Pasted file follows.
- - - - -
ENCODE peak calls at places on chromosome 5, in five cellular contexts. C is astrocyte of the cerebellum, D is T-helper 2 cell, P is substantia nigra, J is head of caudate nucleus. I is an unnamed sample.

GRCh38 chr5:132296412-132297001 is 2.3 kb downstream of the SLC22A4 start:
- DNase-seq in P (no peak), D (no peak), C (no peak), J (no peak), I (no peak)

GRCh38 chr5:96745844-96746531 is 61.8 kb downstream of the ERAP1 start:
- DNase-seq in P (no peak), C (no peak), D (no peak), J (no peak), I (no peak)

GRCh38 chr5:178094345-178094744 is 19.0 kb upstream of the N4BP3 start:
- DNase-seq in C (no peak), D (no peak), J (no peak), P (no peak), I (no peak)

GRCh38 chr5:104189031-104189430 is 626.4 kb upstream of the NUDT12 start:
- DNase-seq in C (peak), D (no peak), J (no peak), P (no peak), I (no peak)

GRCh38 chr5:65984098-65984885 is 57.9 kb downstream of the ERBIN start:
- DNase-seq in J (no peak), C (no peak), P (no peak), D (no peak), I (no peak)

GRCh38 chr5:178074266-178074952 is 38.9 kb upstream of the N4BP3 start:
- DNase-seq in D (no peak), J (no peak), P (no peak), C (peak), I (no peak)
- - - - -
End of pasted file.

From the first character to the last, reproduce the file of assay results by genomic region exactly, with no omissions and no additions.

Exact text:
ENCODE peak calls at places on chromosome 5, in five cellular contexts. C is astrocyte of the cerebellum, D is T-helper 2 cell, P is substantia nigra, J is head of caudate nucleus. I is an unnamed sample.

GRCh38 chr5:132296412-132297001 is 2.3 kb downstream of the SLC22A4 start:
- DNase-seq in P (no peak), D (no peak), C (no peak), J (no peak), I (no peak)

GRCh38 chr5:96745844-96746531 is 61.8 kb downstream of the ERAP1 start:
- DNase-seq in P (no peak), C (no peak), D (no peak), J (no peak), I (no peak)

GRCh38 chr5:178094345-178094744 is 19.0 kb upstream of the N4BP3 start:
- DNase-seq in C (no peak), D (no peak), J (no peak), P (no peak), I (no peak)

GRCh38 chr5:104189031-104189430 is 626.4 kb upstream of the NUDT12 start:
- DNase-seq in C (peak), D (no peak), J (no peak), P (no peak), I (no peak)

GRCh38 chr5:65984098-65984885 is 57.9 kb downstream of the ERBIN start:
- DNase-seq in J (no peak), C (no peak), P (no peak), D (no peak), I (no peak)

GRCh38 chr5:178074266-178074952 is 38.9 kb upstream of the N4BP3 start:
- DNase-seq in D (no peak), J (no peak), P (no peak), C (peak), I (no peak)